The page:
3. WHAT ARE YOUR WEAKNESSES?
You just like your employer are no “perfect” human. You are bound to have weaknesses and your employer will want to be savvy of them. It is important to not undermine your capabilities while hinting at your weaknesses. The employer is simply trying to establish that your skillset is deemed fit for the role. They also ask this question to test your honesty.
A typical response like “I don’t have any weaknesses and I excel at all that I do” will only prove your duplicity. To answer this question, you can hint at assets that are irrelevant to the role in question to divert the recruiter’s attention. You can also talk about skills you have improved. Again, mentioning skills that are non-essential to the role you have applied for is a healthier strategy.
Here's a sample response;
I tend to take up too many responsibilities at once and fail to achieve the best results. Upon self-reflection, I took brief courses in project and time management. Although I am yet to complete both programs, I am seeing significant improvement. I draw to-do lists in a manner of priority before I begin my day. This has made me finish tasks in a short while with excellent deliverables. I am confident I will make strides with my weaknesses upon concluding the courses.
Why This Answer Stands Out:
This answer is genuine and shows the candidate turning their weakness into a success story. By touching on self-reflection, we can speak of their self-awareness. Secondly, they have made an effort to become better rather than wallowing in dormancy.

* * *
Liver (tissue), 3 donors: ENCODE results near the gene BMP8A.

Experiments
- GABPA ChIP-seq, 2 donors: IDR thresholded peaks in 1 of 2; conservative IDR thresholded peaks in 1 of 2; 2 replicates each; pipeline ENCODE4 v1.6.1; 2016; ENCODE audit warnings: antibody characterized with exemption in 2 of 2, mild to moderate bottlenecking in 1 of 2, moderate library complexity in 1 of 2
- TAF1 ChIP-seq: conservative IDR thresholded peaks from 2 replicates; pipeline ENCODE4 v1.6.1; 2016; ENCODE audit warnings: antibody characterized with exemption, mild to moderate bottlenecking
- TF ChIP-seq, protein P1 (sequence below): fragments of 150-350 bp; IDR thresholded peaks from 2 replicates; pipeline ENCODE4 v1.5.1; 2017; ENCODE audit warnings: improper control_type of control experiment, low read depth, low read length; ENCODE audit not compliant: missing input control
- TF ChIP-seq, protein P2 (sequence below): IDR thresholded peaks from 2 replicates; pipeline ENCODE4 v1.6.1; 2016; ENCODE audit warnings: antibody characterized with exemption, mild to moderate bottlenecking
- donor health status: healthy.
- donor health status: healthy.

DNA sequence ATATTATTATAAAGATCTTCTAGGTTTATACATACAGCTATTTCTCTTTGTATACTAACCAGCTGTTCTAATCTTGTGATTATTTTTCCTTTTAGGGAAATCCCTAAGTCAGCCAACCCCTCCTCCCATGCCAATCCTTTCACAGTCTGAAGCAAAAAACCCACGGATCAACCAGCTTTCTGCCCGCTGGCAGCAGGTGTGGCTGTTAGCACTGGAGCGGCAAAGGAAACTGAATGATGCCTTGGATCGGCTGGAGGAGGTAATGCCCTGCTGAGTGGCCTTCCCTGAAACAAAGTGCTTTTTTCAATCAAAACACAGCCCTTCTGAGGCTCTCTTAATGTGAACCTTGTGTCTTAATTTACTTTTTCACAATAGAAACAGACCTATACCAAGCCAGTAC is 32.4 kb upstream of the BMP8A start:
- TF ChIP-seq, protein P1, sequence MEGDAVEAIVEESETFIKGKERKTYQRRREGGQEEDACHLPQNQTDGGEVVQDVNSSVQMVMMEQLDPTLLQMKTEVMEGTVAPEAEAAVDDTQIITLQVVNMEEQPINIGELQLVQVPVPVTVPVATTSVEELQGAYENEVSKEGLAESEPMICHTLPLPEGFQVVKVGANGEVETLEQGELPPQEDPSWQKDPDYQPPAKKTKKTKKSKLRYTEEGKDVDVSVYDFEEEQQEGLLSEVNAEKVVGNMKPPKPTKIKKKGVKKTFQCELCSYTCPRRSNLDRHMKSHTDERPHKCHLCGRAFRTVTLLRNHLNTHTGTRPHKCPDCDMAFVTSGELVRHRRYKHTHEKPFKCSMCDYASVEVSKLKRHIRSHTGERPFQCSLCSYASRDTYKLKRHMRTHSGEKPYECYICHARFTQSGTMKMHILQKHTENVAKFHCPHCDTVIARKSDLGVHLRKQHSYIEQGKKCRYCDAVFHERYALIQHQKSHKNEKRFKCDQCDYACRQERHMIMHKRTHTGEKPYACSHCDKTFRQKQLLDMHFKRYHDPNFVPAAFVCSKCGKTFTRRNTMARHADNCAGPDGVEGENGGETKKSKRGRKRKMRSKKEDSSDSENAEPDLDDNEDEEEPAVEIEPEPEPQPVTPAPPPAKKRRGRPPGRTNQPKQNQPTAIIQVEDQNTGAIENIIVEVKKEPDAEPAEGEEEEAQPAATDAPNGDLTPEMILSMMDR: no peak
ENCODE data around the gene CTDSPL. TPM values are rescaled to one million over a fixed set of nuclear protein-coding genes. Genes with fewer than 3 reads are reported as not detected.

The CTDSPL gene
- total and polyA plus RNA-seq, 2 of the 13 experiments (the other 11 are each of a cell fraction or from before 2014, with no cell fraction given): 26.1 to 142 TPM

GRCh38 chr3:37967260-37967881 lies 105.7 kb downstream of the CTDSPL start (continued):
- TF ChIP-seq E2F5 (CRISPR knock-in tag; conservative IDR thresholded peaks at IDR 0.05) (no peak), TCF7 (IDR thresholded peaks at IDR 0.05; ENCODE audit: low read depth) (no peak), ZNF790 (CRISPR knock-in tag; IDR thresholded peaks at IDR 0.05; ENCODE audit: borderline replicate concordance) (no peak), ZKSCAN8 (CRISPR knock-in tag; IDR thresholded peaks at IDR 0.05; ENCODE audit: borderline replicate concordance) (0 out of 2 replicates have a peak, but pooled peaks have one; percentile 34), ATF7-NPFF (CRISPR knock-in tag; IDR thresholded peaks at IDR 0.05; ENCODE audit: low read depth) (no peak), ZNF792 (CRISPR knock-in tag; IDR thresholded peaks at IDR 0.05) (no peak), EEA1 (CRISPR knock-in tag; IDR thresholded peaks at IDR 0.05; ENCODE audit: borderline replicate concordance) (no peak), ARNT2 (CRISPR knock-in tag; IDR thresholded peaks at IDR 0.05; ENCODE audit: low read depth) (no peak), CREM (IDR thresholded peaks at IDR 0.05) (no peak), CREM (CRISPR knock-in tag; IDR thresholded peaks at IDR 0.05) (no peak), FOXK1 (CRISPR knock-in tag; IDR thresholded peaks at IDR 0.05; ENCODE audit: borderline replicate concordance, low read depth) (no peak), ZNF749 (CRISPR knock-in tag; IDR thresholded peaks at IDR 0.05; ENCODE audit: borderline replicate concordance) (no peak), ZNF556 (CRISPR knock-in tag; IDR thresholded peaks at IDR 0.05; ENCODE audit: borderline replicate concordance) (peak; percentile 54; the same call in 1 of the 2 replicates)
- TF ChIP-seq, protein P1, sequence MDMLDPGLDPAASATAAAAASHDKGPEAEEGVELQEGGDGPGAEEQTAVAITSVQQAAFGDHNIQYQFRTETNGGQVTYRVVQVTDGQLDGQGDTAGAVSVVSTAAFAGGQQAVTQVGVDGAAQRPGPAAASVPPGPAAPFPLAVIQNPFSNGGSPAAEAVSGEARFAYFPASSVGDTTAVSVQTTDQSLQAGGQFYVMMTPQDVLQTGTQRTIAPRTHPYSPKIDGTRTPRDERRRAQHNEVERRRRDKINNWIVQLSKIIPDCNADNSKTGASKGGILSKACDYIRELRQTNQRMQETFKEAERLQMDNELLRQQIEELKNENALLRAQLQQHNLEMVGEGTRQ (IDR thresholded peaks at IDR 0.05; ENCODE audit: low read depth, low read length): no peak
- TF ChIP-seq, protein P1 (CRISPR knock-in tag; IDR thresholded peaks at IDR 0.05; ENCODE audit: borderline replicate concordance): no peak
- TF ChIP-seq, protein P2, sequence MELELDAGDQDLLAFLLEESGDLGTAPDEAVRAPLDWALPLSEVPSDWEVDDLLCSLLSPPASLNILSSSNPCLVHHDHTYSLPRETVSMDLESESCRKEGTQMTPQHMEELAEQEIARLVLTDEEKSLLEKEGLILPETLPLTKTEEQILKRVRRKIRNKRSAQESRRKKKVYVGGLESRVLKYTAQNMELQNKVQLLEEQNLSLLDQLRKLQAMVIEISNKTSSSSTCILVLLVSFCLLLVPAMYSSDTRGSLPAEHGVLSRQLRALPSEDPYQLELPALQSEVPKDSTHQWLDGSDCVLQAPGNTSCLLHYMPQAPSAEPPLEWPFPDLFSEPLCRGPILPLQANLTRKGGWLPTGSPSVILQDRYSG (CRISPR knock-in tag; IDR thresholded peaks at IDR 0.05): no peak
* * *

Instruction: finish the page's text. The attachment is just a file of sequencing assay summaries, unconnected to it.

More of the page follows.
4. WHERE DO YOU SEE YOURSELF IN 5 YEARS?
At a job interview, the answer(s) to this question will inform your employer of your motivation and future goals. Do your goals match up with the role? What will you accomplish within and beyond that jurisdiction? They don’t expect you to have all the answers. However, having a goal or vision that aligns with the said position will highlight your stability, a trait all hiring managers look out for.
Given the budget allocated to the hiring process, employers want to feel confident in hiring people who are committed to long-term growth and not looking for a quick route to make money. Remember to take some out to brainstorm and ask yourself pertinent questions about your future goals before the D-Day.
This response may be of help when answering this question:
Over the next 5 years, I want to develop my skill set as a project manager. I want to have expert knowledge in project management tools like Asana and Trello. Lastly, I want to have a better understanding of risk management and planning projects focused on attaining the anticipated goals.
This candidate has demonstrated willingness and zeal to improve as a project manager including areas that are not his fortes.